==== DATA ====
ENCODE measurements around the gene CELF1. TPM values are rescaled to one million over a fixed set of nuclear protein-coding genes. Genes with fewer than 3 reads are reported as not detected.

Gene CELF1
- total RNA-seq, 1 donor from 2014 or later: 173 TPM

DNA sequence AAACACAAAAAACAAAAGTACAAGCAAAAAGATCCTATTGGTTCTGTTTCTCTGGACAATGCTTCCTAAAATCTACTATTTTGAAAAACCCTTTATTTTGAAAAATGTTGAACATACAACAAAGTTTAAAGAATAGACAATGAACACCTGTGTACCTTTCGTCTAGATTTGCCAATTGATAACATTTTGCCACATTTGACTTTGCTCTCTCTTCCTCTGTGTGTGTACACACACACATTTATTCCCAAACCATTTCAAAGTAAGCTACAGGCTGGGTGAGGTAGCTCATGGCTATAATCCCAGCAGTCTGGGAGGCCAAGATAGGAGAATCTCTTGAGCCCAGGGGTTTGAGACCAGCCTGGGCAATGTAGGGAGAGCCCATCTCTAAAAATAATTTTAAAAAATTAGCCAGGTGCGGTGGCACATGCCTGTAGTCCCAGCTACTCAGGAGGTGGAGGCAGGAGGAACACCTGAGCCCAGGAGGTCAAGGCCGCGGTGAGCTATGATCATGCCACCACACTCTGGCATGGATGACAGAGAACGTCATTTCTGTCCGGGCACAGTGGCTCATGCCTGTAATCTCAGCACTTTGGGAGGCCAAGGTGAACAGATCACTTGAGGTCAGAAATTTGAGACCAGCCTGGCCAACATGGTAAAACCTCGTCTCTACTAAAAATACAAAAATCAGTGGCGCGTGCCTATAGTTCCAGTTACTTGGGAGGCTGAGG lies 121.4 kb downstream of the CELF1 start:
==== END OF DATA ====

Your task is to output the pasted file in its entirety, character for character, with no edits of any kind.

ENCODE measurements around the gene CELF1. TPM values are rescaled to one million over a fixed set of nuclear protein-coding genes. Genes with fewer than 3 reads are reported as not detected.

Gene CELF1
- total RNA-seq, 1 donor from 2014 or later: 173 TPM

DNA sequence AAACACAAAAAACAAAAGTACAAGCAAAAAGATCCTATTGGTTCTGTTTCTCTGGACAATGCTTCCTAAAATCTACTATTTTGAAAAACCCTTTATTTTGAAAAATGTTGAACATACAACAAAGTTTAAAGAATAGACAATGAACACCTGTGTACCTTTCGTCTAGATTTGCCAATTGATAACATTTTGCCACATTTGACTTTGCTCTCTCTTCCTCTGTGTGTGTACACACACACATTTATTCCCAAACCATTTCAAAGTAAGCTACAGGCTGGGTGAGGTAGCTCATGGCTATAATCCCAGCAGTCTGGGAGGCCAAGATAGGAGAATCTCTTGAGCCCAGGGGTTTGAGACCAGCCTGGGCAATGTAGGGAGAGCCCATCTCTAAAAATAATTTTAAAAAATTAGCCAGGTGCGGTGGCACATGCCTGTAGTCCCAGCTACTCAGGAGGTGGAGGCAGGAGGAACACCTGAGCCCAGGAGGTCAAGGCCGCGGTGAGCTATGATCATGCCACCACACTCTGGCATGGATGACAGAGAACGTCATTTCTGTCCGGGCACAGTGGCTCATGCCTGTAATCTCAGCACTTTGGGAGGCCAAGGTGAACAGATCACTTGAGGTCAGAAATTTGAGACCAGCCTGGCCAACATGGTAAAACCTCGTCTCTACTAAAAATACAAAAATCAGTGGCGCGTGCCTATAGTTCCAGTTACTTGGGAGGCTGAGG lies 121.4 kb downstream of the CELF1 start: